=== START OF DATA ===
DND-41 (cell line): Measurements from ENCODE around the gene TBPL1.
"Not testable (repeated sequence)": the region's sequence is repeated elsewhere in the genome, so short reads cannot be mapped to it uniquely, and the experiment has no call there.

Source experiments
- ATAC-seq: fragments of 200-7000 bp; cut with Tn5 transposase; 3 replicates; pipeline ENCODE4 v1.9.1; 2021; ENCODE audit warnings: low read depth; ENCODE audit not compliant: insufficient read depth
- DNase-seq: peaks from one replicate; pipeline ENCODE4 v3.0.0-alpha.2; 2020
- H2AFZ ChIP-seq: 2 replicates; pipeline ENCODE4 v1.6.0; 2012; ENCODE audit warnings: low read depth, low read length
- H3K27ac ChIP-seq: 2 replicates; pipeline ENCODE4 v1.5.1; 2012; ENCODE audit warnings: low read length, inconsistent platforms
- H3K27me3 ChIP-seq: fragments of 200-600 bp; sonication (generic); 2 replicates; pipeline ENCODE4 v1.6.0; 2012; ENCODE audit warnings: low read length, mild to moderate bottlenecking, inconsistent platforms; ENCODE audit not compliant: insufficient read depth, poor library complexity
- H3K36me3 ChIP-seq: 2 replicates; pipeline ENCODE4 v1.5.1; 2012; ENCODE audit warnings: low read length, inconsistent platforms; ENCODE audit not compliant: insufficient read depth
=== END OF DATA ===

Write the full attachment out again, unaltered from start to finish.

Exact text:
DND-41 (cell line): Measurements from ENCODE around the gene TBPL1.
"Not testable (repeated sequence)": the region's sequence is repeated elsewhere in the genome, so short reads cannot be mapped to it uniquely, and the experiment has no call there.

Source experiments
- ATAC-seq: fragments of 200-7000 bp; cut with Tn5 transposase; 3 replicates; pipeline ENCODE4 v1.9.1; 2021; ENCODE audit warnings: low read depth; ENCODE audit not compliant: insufficient read depth
- DNase-seq: peaks from one replicate; pipeline ENCODE4 v3.0.0-alpha.2; 2020
- H2AFZ ChIP-seq: 2 replicates; pipeline ENCODE4 v1.6.0; 2012; ENCODE audit warnings: low read depth, low read length
- H3K27ac ChIP-seq: 2 replicates; pipeline ENCODE4 v1.5.1; 2012; ENCODE audit warnings: low read length, inconsistent platforms
- H3K27me3 ChIP-seq: fragments of 200-600 bp; sonication (generic); 2 replicates; pipeline ENCODE4 v1.6.0; 2012; ENCODE audit warnings: low read length, mild to moderate bottlenecking, inconsistent platforms; ENCODE audit not compliant: insufficient read depth, poor library complexity
- H3K36me3 ChIP-seq: 2 replicates; pipeline ENCODE4 v1.5.1; 2012; ENCODE audit warnings: low read length, inconsistent platforms; ENCODE audit not compliant: insufficient read depth